Dieffenbacher and Siempelkamp’s developments and innovations in alternative panel types have had a major influence in creating that ‘market push’ I mentioned, as we shall see later.

History of production machinery

The continuous press is one obvious example of a machine where we have seen major technological changes and these, of course, are ongoing.

The preceding single- and multi-daylight ‘cycle press’ systems had their limitations, although many older presses are still in production around the world today, mainly for plywood and OSB production (in N America).

However, a new 14-daylight press has recently been supplied by Dieffenbacher to Martco OSB in Corrigan, Texas.

The first continuous press was developed by a Mr Bartrev in England in the 1950s. This was based on a system of rotating hot platens and was not really a success as it lacked flexibility and was too complex, looking rather like early tank tracks!

Küsters developed a more modern, longer, double-belt continuous press in 1977. Many Küsters presses are still in operation, but it also suffers from some excess complexity, notably in its chain-link system to carry the steel belt, and a prodigious thirst for lubricating oil.

We mustn’t forget the Mende-type continuous press, but this is a calender type and also has its limitations. It is, however, still manufactured for thin board production.

Heralding major new developments of the continuous press, Siempelkamp launched its first ContiRoll in 1985 and Dieffenbacher its first CPS in 1990.

In the mid-1990s we saw very significant developments of the continuous press concept, perhaps most noticeably in the control room, where synoptic controls were replaced with flat screen monitors. Continuous presses have also got longer and longer, with the record standing at over 60m. That’s a lot of weight, too: I will never forget seeing a very new continuous press in Northern Sumatra, Indonesia in the 1990s, where inadequate foundations meant it was slowly sinking into the marshy ground!

Increasingly sophisticated information systems for the control room have, of course, continued to develop since then.

However, it’s no good having a faster, more efficient, continuous press if you can’t feed it with raw material at a sufficient rate. Thus forming and gluing systems have had to keep up with those advances.

Other major developments have come in the form of electronic on-the-production-line quality controls to detect blisters, thickness, density and foreign bodies in the mat.

Spark detection and extinguishing systems were also brought to the market.

Raw material preparation, forming and gluing systems, have also been developed to press, continuously, ‘novel’ raw materials such as wheat straw, rice straw and other challenging materials.

The latest development in the control of the production process is ‘Industry4.0’, in which the sensors on the line report back to the central computerised management system, resulting in prediction of board properties and removal of defective areas of a mat in a split second, automatically. Changes to thickness and density of the panels being produced can now also be accommodated much more quickly and economically.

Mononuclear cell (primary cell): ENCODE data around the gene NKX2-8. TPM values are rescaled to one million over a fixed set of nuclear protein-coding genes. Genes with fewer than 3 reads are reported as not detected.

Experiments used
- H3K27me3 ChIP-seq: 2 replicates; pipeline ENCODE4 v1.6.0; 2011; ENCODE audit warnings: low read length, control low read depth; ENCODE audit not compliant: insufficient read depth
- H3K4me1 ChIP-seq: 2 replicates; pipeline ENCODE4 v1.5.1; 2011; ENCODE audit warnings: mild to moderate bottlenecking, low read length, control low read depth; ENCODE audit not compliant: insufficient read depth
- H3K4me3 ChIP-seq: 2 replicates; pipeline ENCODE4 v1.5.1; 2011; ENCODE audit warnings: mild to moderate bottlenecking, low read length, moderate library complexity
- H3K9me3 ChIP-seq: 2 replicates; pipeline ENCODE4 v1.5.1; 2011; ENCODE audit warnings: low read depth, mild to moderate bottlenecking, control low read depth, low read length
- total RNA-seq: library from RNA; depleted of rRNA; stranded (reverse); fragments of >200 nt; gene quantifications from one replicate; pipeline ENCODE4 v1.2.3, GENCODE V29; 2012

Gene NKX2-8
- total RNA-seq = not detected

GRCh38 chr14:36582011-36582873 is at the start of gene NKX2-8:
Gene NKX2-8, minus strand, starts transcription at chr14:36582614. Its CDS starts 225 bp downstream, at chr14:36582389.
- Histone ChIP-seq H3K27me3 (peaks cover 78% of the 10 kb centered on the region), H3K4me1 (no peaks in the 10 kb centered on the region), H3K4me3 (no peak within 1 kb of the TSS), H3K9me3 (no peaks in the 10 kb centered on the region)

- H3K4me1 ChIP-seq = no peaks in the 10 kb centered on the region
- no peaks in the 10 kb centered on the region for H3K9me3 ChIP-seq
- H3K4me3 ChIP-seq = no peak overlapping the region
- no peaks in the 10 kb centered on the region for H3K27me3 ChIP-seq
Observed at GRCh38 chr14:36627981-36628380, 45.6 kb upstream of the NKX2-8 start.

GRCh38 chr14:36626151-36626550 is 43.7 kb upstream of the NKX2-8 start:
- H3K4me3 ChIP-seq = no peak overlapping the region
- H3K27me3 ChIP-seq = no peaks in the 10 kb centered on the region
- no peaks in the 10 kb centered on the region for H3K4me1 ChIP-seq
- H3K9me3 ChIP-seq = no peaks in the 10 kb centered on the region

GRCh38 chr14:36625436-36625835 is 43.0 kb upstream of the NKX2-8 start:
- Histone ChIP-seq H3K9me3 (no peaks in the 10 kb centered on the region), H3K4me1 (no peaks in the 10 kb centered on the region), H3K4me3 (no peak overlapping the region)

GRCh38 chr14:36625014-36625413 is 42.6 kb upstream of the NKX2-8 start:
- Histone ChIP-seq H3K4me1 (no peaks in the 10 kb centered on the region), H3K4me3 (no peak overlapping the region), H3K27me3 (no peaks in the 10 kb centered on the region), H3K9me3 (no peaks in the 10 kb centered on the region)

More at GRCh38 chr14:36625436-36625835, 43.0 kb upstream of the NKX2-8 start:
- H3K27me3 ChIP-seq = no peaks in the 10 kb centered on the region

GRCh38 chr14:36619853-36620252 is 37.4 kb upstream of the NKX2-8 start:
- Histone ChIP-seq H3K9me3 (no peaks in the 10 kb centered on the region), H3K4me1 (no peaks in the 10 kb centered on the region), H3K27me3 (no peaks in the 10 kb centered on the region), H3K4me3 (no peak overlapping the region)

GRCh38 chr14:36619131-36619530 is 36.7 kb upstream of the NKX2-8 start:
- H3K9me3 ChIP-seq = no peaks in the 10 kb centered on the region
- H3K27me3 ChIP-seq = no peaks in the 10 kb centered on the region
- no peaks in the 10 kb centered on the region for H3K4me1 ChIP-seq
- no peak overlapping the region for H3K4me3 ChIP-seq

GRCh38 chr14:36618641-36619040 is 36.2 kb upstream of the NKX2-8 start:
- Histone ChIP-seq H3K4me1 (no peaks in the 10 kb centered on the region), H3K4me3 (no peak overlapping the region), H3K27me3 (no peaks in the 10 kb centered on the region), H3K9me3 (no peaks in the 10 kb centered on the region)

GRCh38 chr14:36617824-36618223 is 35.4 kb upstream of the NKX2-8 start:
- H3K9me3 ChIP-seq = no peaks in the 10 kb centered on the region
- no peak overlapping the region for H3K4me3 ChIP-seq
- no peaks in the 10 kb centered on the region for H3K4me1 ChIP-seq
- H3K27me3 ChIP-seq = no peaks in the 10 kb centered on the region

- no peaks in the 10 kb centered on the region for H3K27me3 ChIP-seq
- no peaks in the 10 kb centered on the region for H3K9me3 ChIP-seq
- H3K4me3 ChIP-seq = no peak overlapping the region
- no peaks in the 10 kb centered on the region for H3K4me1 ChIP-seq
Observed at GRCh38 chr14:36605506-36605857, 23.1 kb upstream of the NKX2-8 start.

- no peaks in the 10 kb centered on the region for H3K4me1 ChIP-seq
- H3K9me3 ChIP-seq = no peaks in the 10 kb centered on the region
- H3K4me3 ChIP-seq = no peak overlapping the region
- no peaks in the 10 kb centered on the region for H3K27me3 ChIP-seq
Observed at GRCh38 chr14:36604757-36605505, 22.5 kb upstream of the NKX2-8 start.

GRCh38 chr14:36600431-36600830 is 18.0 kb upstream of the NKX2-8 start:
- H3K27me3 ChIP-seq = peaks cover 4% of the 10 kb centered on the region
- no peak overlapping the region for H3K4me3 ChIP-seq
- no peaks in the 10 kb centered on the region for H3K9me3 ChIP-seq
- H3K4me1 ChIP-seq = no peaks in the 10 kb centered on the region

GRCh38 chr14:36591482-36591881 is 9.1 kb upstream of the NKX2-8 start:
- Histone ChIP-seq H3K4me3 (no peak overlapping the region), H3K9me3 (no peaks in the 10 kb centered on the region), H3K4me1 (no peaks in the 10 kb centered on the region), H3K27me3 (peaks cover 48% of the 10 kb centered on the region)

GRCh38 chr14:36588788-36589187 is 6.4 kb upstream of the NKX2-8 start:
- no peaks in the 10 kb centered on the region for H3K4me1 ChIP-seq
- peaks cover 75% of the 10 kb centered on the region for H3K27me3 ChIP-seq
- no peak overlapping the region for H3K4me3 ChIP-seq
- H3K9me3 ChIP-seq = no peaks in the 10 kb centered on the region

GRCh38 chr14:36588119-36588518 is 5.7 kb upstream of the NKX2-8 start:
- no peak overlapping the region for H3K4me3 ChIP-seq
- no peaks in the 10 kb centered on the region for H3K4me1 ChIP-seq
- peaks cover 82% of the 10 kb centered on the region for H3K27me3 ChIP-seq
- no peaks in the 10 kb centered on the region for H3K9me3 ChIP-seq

A major change for both Siempelkamp and Dieffenbacher is the way in which they have, over the years increased, step-by-step, the number of components of the production line which they can supply direct. Today, by a combination of takeovers and inhouse developments, both companies can offer all the equipment necessary for a line from within their own company’s resources. This makes such automation of the line that much simpler to enact.

Both companies also have significant manufacturing capacities overseas, notably in China, bringing their German technology and quality to more distant parts of the globe.

With all this automation, and the possibilities offered by Industry4.0, will the time come when there are no human beings involved with the control of the line – or maybe one with a good e-book to read?

Siempelkamp thinks so and is working towards this goal. Dieffenbacher, on the other hand, is less convinced that totally autonomous control is what the customers really want.

Beyond Industry4.0 is connection of the production line to ‘The Cloud’. This is perhaps a little worrying as ‘The open Cloud’ and ‘The Internet of Things (IoT)’, which Homag, for example, believes its customers want is, in fact, open Internet, which is not inherently secure. As with all the technological advances in Smart Technology, such as ways to make payments with your smartphone, etc, etc, it seems the hackers soon find ways to use these advances to their own advantage. Security of information will have to be a major consideration for companies offering Cloud-based and IoT production line controls in this digital age.

Twenty-two years have gone by too fast and I feel privileged to have been associated with the panel industry during such an interesting period in its history. But I feel that the digital future is going to bring even more exciting advances – and challenges – for our industry…..